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We Shouldn’t Whitewash Martin Luther King’s Legacy

Vicky Aguilar

Kaliah Felcher and Antonia Le

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  Martin Luther King, Jr. Day was Monday, January 16. Pretty much everyone knows who he is, what he did, and what he stood for — or at least, they think they do.The holiday is dedicated to the man, his work, and the tragedy of his death.

  But why did he have to die? This was something I couldn’t understand when I was younger, and even now it’s hard to grasp. Martin Luther King. Jr., (MLK) only 39 years old, was assassinated, shot through the neck and face while standing on a hotel balcony, according to the History Channel. James Earl Ray later plead guilty to the crime and confirmed himself as a racist (history.com). It’s easy to chalk up the ugly racism behind King’s murder as something of the past, but is that what King himself would have wanted?

Dr. Martin Luther King, Jr. wouldn’t have wanted to be remembered as a simple martyr or a relic of a more racist time. ”

  Consider this: In today’s world, he is highly praised. To many Americans, he is the face of equality, and fraternal love, as well as a role model, a good man with good Christian values. However, too many people forget what he stood for. We’ve all hear the “I have a dream…” speech, but not everyone realizes that King was a revolutionary. When he was alive, he was hated and unpopular among White Americans. He received received countless hate letters from them, many of which eerily mirror the rhetoric the next generation of White Americans would use to criticize the Black Lives Matter Movement (fusion.net).

  History books have robbed him of the raw, honest way he called out White privilege and fought White supremacy. Any time someone uses King as an example to belittle or shame Black protestors, or organizations like Black Lives Matter, his memory and message are grossly perverted. In a 1966 speech, King himself said that “riots are the language of the unheard” and emphasized the importance of riots on social change (mic.com).

  While we’re lost in the pages of history books, it is easy to forget what Martin Luther King truly stood for. According to The Washington Post, he did not believe in a color-blind society. Instead, he believed that we should be aware of race and how it affects society. Additionally, when he argued about race, he did not just stop at segregation in the South. He argued for the end of economic inequality between races, police brutality, and White supremacy. He was also anti-war, anti-militarism, and anti-capitalism (washingtonpost.com).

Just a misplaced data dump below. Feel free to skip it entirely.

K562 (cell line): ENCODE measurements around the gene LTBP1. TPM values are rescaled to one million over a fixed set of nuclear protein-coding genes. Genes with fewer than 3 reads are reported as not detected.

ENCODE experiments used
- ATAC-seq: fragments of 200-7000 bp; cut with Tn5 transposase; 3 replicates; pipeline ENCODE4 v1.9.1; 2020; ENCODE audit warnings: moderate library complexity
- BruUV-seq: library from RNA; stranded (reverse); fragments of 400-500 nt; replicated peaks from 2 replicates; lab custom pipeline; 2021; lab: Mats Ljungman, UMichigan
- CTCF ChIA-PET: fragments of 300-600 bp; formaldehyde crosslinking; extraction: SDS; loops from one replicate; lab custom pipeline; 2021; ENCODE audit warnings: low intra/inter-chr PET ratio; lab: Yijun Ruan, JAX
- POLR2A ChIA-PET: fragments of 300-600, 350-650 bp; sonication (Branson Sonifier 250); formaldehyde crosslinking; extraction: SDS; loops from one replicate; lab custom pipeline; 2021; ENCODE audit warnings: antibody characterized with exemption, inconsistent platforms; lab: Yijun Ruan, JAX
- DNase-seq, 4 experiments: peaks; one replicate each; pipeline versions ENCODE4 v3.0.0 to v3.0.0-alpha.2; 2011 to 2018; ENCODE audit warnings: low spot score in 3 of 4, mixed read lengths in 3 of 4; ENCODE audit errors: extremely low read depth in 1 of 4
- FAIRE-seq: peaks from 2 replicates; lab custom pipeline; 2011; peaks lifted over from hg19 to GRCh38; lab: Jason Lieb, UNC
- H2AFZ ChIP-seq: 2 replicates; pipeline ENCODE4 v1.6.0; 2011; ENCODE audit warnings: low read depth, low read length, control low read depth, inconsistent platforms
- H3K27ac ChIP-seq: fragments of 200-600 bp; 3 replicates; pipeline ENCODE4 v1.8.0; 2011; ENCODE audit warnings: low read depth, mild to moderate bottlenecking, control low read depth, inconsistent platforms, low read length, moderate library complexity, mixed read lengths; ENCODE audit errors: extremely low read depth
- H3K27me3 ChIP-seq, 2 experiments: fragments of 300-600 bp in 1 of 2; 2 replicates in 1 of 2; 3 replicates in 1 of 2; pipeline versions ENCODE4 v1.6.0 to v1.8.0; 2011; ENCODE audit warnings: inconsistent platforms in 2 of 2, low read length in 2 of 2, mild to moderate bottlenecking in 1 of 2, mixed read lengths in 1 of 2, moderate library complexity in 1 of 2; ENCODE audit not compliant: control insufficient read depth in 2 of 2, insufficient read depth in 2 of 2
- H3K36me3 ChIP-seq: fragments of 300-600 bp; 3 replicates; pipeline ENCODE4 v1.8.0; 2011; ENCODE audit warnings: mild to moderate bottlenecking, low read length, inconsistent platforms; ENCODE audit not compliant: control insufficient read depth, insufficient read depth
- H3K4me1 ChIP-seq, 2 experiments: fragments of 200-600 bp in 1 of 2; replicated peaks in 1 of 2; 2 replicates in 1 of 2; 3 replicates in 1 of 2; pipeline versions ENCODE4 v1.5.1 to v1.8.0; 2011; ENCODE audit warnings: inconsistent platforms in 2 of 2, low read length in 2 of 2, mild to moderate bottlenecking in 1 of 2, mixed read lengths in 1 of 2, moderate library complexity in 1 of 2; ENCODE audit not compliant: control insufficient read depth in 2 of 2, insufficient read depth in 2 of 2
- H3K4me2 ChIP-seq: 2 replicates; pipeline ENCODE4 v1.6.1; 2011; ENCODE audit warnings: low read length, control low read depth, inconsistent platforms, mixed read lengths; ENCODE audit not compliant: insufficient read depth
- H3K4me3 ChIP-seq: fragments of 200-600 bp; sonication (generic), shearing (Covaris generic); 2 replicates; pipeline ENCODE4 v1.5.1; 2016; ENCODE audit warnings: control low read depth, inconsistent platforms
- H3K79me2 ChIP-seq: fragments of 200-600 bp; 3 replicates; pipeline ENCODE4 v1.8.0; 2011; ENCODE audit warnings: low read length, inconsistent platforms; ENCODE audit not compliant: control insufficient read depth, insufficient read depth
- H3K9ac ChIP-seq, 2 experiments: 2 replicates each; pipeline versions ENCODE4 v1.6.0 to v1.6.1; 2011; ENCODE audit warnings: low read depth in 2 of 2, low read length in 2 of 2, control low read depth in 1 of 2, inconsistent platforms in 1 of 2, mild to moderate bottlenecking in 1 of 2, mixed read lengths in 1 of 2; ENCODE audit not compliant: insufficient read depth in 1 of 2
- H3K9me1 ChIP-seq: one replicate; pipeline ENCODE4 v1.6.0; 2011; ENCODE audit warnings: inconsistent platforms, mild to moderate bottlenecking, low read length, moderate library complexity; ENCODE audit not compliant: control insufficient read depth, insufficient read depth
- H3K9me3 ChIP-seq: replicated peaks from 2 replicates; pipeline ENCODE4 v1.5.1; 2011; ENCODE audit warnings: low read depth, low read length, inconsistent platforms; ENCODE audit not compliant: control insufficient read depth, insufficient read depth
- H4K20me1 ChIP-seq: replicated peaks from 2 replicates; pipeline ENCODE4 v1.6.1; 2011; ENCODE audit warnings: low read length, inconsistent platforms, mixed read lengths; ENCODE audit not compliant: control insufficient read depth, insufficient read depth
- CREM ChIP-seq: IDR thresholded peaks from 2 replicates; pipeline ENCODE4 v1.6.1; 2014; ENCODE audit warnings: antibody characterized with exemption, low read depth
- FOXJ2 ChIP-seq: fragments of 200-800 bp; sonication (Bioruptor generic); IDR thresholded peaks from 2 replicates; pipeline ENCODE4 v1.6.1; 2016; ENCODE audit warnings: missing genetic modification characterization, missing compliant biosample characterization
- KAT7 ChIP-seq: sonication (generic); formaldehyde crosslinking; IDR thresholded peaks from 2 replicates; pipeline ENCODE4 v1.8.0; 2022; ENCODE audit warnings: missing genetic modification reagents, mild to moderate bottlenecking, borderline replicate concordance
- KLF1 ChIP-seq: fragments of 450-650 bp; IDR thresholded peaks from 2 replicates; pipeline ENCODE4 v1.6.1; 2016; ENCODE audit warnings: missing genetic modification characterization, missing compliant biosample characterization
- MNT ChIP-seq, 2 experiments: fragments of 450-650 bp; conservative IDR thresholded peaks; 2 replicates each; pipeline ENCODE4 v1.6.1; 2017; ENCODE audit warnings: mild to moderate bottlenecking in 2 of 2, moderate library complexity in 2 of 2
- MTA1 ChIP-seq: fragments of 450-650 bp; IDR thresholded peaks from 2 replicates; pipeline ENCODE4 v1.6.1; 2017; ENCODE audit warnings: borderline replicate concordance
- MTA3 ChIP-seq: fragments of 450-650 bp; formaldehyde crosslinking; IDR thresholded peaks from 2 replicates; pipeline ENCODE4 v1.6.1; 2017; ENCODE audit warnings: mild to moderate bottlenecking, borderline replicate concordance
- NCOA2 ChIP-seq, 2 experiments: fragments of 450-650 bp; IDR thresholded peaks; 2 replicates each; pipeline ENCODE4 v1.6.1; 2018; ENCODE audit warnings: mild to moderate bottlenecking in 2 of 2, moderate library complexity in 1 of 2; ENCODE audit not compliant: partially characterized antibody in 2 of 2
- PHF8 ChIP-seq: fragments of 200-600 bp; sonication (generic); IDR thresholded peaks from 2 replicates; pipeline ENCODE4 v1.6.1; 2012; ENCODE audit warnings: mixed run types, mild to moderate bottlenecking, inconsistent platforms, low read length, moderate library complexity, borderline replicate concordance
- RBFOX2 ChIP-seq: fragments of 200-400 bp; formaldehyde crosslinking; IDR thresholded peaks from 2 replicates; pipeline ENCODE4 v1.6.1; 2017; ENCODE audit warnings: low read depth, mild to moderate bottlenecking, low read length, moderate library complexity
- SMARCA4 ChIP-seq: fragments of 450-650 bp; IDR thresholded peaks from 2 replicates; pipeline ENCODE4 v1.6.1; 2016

Today, most Americans swallow the story of a watered-down — well, let’s just say it how it is, whitewashed — King. The more radical shades of his person have been filtered out by White America’s historical screen. Many of us see him as a preacher of peaceful protest and civil disobedience, while we criticize Malcolm X for his violent tactics. White America would have us see that they’re opposites, and that Malcolm X was the antithesis of Dr. King; actually, the two radical Black activists shared many of the same ideas about the world around them (theestablishment.co).

  Despite his sterling reputation these days, King was constantly under scrutiny from the government and the media. The FBI illegally wire tapped King’s conversations under the guise of national security (theatlantic.com). An agent of the FBI even tried to blackmail King into killing himself (nytimes.com). Additionally, U.S. President Lyndon B. Johnson and several major news outlets publically denounced King (washingtonpost.com). They all thought that they were in the right for doing this. But here, half a century later, we forget that this happened and celebrate MLK day.

  What does that leave for us, the next generation  of Americans, with everyone claiming that they are on the right side of history? What does that mean for the history with which we leave our children?

  It is probably difficult for most Americans to accept the reality of Dr. King. Accepting him as he was means accepting that the problem of racism isn’t over, and that his shooting wasn’t just an isolated incident that can be explained away with a happy epilogue. It means acknowledging the insidious racism in our society: the racism that erases the integral facets of Blackness and paints one innocent Black activist as a saint and another as a sinner. Martin Luther King, Jr. wouldn’t have wanted to be remembered as a  simple martyr or a relic of a more racist time. Instead, we must remember him as a revolutionary and continue his fight against White supremacy.

 

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We Shouldn’t Whitewash Martin Luther King’s Legacy